Week 2 at an HMO Contact Center

Every once in a while, I take work contracts outside my main careers to push me a little outside my comfort zone or fill in the gaps between larger assignments.

So a few weeks ago, genius that I am, I took such a role. It sounded enticing. Fully remote, field a few calls, direct folks to the appropriate resources. Yes Yes Yes. Pretty easy right?


Two weeks later. the sparse training was over and it was sink or swim. Is two weeks sufficient for me to have an opinion? Maybe not a fully formed one, that is for sure. But here are my takeaways and tips for the next time you have to call a customer service line or appointment setter or healthcare facility or whatever it may be.

  • Be patient with the person on the other end of the line. The number of calls they are handling is unbelievable.
  • They have tons of manuals to refer to finding the right information is not as easily accessible as you would think.
  • The agent does their best to set the time of the call but you as the caller is actually the one who more or less determines it’s outcome. Will it end on a good note or will both you and the agent end up frustrated?
  • As with most places, training is shallow to non existent with a lot of focus on scripts and buzz phrases like support your needs, you are our priority blah blah blah. We’ve all been on the other end of the line, we’ve heard the words and phrases.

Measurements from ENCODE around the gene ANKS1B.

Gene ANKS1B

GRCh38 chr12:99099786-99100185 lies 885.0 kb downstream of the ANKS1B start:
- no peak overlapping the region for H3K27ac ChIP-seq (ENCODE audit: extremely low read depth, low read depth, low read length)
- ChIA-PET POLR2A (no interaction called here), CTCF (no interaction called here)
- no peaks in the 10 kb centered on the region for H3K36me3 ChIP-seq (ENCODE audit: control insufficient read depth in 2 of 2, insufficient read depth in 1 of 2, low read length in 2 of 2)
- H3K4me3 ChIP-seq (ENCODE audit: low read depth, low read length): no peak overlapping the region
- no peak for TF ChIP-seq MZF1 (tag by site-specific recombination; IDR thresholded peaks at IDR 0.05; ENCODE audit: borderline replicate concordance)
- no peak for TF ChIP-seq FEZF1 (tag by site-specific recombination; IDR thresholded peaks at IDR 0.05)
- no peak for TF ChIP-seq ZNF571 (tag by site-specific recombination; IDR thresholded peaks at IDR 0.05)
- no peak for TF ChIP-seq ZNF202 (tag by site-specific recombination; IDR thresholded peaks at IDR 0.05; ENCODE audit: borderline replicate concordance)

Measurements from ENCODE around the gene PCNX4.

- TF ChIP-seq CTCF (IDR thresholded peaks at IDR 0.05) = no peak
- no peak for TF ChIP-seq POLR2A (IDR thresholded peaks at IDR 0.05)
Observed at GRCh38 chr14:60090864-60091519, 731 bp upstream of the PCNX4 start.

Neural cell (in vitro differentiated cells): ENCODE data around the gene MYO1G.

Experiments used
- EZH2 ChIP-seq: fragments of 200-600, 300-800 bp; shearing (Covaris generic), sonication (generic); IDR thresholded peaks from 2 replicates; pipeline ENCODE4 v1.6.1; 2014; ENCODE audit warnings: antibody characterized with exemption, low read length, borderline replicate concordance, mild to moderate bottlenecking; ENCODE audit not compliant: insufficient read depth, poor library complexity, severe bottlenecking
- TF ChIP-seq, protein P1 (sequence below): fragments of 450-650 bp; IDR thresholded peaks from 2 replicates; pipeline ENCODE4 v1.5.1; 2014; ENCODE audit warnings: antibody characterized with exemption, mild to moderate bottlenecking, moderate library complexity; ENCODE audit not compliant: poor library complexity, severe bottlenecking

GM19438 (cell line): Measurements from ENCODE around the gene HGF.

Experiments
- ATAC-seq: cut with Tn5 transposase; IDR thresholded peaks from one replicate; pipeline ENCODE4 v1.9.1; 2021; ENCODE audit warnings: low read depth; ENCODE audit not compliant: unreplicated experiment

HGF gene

• Turnover and burnout is high.
  • If you’ve been waiting a long time or have called several times, do let them know. That will be noted in your notes and may speed up a callback if you are leaving a message.
  • Calls are indeed recorded from start to finish. And used for monitoring the agent mostly and for training new agents.
  • Don’t hang up, you go back to the end of the queue, just gently ask to be put back into the Queue if you feel that your questions are not being fully answered
  • Create a rapport with your agent. Use their name. It makes a difference.
  • Mostly just be nice, be patient, relax..oh that goes both ways too.
  • Call early in the morning or during extended evening hours. Queues are shorter then.

You are welcome ☺️ Thank you for attending my TED talk. Lol

One Comment Add yours

  1. Chella says:

    Wow, that is a lot to learn and definitely something that we as Americans can sometime take for granted, especially when calling a health care provider, internet provider or heaven forbids the IRS! I always see my self as the customer getting frustrated, but the actual worker is the one who has to deal with costumers like me all day long, Especially if we already angry or upset before we even call customer service!
    I’m sore that make the worker job that much harder, so I will try to be a little bit more patient the next time I have to call customer service thanks to your great explanation and feedback!! As usual I always like reading your posts so much!!! Thanks again.


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